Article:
Because of the nature of my coming here, I was largely with the haole. They don’t mix with the true locals. Whether it’s their choice or because the locals are standoffish towards the outsiders, I find it amazing how they manage to live here but not really here. It’s almost as if they live on another level of Hana. They are the leaves that flutter with the wind.
The Wwoofers and the Workawayers
I definitely fall into this category, except that I seem to stand out too because I am brown-skinned (All wwoofers and workawayers I have met so far are whites. ALL.). “The problem with Wwoofers,” a Hawaiian guy told me, “is that they decide to stay here.” Business and farm-owners get free labor in exchange for nothing. Some farms don’t provide decent living conditions to their free laborers and as a consequence,(some of) these unpaid workers go to the local community centers to ask for food. In fairness to (some of ) the Hawaiians, they understand that the problem isn’t the penniless Wwoofers or Workawayers *ahem* but the business owners. To quote my host : “These farm and business owners don’t contribute anything to the community yet they are draining community resources.” In order to get some, you gotta give some. Wwoofers and workawayers stay for a couple of weeks to a year. We tend to hang out with the haole or with other wwoofers/workawayers. We hardly associate with the true Hawaiians – not because we don’t want to, but because it’s a group that is hard to penetrate. We are the bugs on the leaves, dependent on our hosts.
Tourism is one of the main industries here in Hana. Ove 80 percent of our customers are tourists – one time customers who had no other choice because everything else was closed. They come here for a day or two, see the sights and fuxk off. Sometimes they spend crap load of money (300$ a night at a hotel) and splurge for that great Hana Ranch shirt. They come from all over the mainland, Europe, Argentina and yes, China!! (Side note: I have seen only handful of Japanese but tons of Chinese!) Tourists “forgot to pack their brains,” my first host complained. They are generally disliked by both the locals and the haole because they do stupid things in the name of instagram. Some of them get injured or die, out of sheer ignorance. Not all tourists are disrespectful and ignorant of course- some come in peace and leave in peace. But many are unprepared for a small rural town like Hana where everyone goes home by sunset, where restaurants open and close whenever they want, where they are overcharged for coffee. They are the occasional drizzle of rain.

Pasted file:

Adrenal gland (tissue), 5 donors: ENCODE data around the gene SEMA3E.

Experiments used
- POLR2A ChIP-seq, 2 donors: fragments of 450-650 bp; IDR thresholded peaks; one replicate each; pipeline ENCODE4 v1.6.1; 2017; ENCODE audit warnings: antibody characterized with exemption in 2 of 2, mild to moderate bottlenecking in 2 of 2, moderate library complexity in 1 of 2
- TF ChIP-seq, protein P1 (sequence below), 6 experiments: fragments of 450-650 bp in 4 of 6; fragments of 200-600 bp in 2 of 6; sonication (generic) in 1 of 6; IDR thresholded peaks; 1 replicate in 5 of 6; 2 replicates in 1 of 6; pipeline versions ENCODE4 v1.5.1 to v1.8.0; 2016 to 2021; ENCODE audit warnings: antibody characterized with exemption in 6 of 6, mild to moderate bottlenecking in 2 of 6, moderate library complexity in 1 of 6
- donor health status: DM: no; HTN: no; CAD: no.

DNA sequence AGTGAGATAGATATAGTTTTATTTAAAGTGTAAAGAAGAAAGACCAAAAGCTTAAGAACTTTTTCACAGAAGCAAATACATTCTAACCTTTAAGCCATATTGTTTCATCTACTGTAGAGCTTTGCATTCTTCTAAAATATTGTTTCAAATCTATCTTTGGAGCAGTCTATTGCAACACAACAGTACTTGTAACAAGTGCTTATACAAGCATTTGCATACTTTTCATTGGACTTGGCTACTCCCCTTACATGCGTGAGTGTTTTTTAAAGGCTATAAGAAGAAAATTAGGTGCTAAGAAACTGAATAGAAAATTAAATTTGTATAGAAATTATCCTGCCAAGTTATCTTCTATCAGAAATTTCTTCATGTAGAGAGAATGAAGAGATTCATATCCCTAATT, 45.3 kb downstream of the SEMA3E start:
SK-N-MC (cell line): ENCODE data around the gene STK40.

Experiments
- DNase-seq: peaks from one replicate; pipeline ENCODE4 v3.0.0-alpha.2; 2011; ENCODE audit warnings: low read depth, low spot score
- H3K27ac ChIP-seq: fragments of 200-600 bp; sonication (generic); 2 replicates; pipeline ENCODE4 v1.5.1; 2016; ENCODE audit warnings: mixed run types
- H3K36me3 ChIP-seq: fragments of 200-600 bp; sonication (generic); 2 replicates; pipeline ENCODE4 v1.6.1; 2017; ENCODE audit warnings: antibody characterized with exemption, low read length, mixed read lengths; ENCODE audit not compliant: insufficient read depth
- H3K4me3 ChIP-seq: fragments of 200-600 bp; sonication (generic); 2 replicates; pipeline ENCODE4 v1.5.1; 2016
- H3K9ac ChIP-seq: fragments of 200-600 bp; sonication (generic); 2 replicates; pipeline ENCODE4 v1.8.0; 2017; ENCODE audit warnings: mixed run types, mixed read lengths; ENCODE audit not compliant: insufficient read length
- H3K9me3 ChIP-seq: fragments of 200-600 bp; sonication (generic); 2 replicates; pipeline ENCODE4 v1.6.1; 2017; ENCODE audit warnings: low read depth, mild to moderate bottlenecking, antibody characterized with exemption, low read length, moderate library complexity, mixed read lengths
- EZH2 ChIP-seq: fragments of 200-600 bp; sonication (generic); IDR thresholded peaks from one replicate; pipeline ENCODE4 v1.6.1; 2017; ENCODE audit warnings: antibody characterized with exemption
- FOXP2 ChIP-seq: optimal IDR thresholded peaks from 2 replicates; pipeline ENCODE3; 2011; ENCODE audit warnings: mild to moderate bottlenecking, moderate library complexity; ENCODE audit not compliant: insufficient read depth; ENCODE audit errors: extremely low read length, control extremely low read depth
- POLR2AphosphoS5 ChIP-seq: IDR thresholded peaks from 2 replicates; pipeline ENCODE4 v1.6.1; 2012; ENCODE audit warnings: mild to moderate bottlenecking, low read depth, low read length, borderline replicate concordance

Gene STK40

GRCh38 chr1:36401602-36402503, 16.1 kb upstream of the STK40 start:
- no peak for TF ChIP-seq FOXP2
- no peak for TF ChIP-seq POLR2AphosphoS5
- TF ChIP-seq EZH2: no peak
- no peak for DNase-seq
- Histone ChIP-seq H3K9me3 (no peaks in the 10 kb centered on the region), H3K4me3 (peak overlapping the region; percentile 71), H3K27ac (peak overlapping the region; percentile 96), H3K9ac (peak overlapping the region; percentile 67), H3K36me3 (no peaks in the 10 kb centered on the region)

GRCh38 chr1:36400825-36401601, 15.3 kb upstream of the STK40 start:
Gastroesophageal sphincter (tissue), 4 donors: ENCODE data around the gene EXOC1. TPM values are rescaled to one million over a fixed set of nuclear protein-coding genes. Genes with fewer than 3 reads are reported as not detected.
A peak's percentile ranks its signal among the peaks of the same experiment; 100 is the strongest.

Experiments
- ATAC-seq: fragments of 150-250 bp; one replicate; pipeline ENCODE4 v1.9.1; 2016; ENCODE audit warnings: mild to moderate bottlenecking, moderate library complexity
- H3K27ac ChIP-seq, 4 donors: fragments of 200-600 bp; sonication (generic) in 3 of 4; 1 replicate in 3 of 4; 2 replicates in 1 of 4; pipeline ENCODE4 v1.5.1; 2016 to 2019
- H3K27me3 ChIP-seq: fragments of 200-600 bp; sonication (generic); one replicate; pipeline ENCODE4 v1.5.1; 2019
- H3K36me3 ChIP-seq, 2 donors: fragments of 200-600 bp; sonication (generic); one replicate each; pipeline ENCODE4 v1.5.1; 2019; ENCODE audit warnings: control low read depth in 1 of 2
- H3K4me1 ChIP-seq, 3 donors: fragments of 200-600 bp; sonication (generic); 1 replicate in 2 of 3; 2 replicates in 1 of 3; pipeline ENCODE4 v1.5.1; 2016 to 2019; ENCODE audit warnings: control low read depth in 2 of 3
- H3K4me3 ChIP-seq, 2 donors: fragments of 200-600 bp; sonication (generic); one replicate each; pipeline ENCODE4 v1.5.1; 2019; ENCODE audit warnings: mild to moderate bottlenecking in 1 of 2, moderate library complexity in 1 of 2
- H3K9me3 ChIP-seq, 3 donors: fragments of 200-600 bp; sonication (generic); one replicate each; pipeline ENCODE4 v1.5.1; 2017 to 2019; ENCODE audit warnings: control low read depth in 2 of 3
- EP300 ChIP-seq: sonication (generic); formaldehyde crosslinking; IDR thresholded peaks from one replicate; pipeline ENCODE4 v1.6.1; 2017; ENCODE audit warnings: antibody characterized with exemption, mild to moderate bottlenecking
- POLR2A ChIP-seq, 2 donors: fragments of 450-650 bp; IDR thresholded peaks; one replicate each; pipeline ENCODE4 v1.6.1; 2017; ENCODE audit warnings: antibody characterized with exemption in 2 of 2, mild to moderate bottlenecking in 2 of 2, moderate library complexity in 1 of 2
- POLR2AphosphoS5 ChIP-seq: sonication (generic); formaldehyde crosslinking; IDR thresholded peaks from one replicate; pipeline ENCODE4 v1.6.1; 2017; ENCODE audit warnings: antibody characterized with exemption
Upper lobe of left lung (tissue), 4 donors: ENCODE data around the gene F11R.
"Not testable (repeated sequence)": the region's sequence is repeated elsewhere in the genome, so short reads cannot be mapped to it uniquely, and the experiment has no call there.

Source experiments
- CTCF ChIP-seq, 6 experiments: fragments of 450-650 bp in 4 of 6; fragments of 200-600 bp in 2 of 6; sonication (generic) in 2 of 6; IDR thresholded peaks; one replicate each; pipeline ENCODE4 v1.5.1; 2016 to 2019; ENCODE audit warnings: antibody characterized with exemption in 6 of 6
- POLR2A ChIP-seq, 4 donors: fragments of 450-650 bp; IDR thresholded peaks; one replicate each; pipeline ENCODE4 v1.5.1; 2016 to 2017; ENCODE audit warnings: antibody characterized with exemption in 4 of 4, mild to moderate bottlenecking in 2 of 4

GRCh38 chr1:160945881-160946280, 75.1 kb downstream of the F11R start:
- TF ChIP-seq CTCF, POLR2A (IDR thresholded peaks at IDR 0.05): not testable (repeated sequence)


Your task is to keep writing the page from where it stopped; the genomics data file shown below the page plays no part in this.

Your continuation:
A pinay in Hana
I feel like being brown-skinned here works somewhat to my advantage : some Hawaiians I hitched a ride with were interested to find a “first generation” Filipino in Hana, since many first generations are working in the cities. (In fact, I haven’t met any true, pure blooded Filipino here, tourist or not.)Some, on learning I am from the Philippines, would invite me to their homes (I regret to say that I have never gone- I am paranoid like that). One Hawaiian man explained that I could pass for a local : I could be someone’s niece. I also noticed Hawaiians coming to our food truck when I started doing the window, proving a true local who declared : “Hawaiians never go to that place!” wrong.
If you pass by Hana as a tourist, you probably won’t note the difference. But a week of just living as a workawayer, I could already see the “segregation” of the people. Hawaiians hanging out with Hawaiians, whites with whites and the passing tourists who are in their neat convertibles and jeeps. (Locals drive pick-up trucks and their cars are almost always a mess). I find it a bit strange to think that people live on different “layers” and never have to do anything with anyone outside their circle considering
a) Hawaiians are Americans and many haole/wwoofers and workawayers are also Americans
b) there is no language barrier.
c) It’s such a small town!
In Japan, language and culture are the great barriers (the gaijin’s classic excuse!) to fully integrating into the community. And even then, gaijin are gaijin, Japanese are Japanese. We aren’t from the same country, unlike the people here. After all, Hana is still America… And sometimes, it’s not even for the lack of trying, to the credit of some non-Hawaiians.
Personally, there is only so much hanging out with fellow wwoofers/workawayers/haole I can do. Listening to their first world problems isn’t exactly my cup of tea. They are privileged people – and many of them don’t know it. And, since I am here, I might as well BE here. Why would I limit myself to the branches, the leaves or the other bugs when there’s a whole tree to explore and more? Thankfully, I did manage to make some amazing connections, local and not : Don, the kind man who welcomed me and my fellow workawayer into his home; his manager Goto, a former hippie, a former surf instructor, a former chef, a former martial artist, basically your all-around man; Heike, who invited me to her ceramics class; the community art center people (mostly, ladies in their late 50s to 60s) who tolerated my presence and let me do some artwork (for free!) and the homeless folks I share my food and cigarettes with. You might think it’s easier for me because I’m brown, but I’d like to think it’s not because of my color, but because I’m awesome. 😀